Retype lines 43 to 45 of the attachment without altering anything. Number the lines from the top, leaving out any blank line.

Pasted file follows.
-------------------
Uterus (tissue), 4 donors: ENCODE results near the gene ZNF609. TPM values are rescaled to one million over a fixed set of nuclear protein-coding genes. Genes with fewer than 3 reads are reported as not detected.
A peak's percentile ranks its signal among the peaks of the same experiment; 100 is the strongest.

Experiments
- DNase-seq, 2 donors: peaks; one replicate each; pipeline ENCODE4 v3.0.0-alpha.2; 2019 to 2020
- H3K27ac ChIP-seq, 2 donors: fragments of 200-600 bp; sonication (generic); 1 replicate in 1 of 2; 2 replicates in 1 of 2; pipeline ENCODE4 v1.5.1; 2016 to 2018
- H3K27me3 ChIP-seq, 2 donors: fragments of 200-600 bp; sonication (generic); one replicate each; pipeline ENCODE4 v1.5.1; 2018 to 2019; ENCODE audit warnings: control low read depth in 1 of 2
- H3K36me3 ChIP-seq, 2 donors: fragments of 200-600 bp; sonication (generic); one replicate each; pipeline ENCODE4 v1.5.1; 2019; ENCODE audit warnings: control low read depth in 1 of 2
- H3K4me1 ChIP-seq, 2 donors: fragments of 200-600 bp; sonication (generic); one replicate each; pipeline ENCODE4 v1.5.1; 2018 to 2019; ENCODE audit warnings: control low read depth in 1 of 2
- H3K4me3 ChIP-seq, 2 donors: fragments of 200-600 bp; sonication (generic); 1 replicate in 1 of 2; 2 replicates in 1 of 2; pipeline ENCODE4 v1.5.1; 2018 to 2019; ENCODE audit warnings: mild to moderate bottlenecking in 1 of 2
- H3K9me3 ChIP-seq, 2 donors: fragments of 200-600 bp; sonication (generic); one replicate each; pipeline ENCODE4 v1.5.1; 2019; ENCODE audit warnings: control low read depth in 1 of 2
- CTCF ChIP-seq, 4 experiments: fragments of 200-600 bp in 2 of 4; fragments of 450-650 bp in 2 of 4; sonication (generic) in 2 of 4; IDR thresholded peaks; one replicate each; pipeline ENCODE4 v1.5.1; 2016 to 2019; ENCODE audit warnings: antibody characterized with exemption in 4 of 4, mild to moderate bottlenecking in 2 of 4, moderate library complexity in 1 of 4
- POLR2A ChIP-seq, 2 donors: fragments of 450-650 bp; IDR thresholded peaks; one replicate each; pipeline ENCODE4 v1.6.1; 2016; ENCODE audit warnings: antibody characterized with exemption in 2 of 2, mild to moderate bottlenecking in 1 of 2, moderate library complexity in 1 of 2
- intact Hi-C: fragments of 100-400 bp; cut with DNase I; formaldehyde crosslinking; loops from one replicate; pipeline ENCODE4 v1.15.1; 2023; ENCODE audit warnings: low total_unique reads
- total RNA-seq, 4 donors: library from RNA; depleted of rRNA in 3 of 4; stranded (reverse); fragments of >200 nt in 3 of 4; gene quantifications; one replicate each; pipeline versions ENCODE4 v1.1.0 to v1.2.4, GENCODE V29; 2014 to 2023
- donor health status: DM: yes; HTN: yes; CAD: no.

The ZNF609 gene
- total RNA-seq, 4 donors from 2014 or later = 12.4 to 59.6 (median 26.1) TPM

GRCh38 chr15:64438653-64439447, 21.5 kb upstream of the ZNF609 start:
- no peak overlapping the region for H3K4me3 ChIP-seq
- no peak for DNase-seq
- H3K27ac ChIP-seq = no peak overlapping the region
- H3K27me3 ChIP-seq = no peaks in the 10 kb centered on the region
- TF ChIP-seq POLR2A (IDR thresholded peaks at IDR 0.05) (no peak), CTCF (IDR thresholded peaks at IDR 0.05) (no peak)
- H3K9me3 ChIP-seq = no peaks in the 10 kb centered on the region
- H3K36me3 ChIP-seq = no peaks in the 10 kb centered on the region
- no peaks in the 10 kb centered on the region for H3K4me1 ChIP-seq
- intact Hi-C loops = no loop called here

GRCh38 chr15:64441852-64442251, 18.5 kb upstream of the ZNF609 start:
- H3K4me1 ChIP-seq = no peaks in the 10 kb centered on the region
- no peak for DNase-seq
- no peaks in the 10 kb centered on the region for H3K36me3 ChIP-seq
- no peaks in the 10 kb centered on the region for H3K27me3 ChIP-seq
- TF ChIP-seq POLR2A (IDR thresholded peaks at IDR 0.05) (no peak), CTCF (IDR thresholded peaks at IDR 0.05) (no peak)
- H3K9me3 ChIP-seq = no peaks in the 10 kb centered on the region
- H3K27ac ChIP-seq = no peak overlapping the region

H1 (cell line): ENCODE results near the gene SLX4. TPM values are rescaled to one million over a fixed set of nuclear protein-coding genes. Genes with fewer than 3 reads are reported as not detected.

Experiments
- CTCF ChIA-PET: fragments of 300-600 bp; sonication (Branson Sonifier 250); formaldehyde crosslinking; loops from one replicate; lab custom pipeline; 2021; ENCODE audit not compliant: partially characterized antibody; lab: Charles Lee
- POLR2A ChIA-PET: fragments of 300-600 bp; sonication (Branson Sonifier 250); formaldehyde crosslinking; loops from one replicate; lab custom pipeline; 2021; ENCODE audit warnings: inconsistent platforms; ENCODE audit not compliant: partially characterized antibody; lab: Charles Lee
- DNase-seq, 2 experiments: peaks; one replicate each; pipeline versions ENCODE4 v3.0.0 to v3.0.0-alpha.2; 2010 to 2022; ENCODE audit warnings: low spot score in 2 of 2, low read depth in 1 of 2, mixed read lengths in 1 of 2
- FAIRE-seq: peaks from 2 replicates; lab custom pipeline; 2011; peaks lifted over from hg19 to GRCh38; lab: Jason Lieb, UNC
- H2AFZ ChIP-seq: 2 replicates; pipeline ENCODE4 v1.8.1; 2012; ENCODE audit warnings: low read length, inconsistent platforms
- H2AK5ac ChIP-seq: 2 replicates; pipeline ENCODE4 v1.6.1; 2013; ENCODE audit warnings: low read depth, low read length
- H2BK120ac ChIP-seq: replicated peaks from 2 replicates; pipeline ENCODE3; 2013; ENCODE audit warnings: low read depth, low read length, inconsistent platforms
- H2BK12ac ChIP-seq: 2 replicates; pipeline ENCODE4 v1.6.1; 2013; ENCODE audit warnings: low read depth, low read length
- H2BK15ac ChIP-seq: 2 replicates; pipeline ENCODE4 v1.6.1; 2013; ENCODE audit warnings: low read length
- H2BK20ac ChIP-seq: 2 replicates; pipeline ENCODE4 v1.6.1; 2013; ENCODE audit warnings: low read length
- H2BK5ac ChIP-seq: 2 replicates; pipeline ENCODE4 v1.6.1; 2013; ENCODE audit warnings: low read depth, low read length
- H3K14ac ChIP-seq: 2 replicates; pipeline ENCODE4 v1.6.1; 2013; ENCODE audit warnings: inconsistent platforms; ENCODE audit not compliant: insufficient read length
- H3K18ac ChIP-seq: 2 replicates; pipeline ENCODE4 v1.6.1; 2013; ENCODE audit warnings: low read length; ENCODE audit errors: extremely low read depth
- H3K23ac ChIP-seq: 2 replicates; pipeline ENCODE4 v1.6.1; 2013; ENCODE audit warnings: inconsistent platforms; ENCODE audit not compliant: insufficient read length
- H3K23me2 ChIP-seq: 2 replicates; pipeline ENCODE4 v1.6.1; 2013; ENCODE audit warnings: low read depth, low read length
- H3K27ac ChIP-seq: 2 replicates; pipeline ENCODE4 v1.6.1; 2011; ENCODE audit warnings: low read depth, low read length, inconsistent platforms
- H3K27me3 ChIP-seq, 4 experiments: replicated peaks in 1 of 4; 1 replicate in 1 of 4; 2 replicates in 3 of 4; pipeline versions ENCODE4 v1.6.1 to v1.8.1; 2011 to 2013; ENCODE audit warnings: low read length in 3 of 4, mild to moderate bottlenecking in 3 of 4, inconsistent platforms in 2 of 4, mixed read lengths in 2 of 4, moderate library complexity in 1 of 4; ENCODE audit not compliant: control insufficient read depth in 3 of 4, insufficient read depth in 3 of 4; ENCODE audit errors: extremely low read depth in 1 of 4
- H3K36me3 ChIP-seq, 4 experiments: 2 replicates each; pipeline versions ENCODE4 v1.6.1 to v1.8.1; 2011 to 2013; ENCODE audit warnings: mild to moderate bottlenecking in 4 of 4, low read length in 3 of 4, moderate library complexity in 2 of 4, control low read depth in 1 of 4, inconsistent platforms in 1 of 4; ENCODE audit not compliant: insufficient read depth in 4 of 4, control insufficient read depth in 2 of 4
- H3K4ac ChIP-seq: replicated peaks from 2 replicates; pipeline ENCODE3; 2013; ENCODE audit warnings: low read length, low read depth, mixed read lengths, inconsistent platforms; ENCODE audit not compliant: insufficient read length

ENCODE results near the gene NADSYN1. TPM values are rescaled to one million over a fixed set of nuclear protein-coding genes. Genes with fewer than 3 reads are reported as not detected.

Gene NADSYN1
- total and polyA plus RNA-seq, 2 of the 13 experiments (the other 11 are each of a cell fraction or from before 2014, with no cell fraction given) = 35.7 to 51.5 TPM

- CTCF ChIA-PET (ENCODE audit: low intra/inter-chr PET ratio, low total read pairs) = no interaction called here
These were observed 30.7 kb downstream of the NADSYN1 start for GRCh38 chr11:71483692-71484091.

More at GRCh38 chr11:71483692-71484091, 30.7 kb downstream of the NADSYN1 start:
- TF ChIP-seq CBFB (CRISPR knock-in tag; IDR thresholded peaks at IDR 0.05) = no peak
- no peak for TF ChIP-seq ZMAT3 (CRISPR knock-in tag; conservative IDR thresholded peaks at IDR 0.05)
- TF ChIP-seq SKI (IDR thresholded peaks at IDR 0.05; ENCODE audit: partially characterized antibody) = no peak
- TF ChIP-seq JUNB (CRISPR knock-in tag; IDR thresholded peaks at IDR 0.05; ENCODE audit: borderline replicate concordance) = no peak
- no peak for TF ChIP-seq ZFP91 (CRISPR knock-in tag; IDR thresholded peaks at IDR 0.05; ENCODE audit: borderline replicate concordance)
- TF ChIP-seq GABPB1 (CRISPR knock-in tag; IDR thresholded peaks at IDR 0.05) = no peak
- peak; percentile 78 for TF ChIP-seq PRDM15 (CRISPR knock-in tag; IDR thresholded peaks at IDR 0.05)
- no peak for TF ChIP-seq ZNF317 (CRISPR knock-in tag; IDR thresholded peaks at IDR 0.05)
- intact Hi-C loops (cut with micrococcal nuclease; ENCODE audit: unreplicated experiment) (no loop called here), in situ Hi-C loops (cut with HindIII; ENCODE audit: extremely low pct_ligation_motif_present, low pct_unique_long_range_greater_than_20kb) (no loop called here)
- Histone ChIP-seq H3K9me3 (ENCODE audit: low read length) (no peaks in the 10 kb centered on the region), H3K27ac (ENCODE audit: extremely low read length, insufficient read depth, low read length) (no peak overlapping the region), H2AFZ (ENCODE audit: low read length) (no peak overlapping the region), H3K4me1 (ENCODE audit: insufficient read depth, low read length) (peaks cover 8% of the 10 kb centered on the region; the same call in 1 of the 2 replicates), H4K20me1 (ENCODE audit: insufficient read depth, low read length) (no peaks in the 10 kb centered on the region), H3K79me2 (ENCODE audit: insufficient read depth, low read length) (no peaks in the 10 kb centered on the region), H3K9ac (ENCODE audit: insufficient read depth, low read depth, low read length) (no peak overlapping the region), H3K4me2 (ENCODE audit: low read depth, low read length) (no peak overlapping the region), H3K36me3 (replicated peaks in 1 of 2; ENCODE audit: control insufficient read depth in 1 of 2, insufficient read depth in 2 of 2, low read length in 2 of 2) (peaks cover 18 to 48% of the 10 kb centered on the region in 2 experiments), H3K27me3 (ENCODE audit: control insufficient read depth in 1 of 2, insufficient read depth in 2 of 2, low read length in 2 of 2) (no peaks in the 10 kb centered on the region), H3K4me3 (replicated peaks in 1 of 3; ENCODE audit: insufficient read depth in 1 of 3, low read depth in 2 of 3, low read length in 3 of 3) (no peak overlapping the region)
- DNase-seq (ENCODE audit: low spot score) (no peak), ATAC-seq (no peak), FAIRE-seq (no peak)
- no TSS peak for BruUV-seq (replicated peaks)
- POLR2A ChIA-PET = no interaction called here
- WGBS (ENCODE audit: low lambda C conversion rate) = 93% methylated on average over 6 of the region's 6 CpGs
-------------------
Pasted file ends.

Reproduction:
- H2AK5ac ChIP-seq: 2 replicates; pipeline ENCODE4 v1.6.1; 2013; ENCODE audit warnings: low read depth, low read length
- H2BK120ac ChIP-seq: replicated peaks from 2 replicates; pipeline ENCODE3; 2013; ENCODE audit warnings: low read depth, low read length, inconsistent platforms
- H2BK12ac ChIP-seq: 2 replicates; pipeline ENCODE4 v1.6.1; 2013; ENCODE audit warnings: low read depth, low read length